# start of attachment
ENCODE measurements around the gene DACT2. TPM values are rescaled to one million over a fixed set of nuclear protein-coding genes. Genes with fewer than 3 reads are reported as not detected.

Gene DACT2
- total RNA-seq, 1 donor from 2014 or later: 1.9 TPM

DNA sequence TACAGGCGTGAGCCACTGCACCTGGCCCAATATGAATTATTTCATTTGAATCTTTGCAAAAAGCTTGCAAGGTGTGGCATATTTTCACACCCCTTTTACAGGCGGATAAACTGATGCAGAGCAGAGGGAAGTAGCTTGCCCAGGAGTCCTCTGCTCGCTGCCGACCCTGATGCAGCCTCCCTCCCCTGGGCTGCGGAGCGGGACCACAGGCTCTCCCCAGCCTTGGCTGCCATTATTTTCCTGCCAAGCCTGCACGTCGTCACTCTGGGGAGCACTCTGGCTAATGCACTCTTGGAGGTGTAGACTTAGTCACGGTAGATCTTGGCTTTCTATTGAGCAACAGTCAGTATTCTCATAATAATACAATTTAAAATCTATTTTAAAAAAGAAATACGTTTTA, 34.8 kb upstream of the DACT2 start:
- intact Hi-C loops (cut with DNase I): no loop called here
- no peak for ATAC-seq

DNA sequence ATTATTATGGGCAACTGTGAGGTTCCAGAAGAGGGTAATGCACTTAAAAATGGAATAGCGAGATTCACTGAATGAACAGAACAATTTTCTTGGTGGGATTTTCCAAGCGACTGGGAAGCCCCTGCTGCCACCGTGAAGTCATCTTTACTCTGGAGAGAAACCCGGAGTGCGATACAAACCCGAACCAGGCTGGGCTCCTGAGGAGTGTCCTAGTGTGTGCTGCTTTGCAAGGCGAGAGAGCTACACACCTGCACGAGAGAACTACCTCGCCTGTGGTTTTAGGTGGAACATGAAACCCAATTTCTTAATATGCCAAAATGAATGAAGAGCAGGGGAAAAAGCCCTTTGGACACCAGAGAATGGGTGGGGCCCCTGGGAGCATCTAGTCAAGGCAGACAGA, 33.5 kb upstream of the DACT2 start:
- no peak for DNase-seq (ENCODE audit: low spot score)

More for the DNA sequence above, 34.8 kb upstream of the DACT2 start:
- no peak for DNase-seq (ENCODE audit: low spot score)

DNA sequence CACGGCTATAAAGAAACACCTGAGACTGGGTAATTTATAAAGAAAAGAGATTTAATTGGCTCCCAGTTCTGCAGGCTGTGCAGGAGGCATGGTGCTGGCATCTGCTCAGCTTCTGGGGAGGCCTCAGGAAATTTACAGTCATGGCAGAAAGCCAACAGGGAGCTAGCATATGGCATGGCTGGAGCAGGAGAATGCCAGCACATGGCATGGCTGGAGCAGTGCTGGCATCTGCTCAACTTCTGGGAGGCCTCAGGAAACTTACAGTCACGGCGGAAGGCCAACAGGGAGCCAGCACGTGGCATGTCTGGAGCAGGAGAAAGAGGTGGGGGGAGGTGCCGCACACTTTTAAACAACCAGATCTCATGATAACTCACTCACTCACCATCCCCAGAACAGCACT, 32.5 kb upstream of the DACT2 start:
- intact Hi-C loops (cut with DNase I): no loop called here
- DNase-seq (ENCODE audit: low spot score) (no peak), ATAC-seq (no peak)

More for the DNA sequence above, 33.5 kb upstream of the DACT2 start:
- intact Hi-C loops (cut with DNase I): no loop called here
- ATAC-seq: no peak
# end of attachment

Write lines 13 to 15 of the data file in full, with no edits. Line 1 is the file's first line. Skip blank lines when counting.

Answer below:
- DNase-seq (ENCODE audit: low spot score) (no peak), ATAC-seq (no peak)

More for the DNA sequence above, 33.5 kb upstream of the DACT2 start:
- intact Hi-C loops (cut with DNase I): no loop called here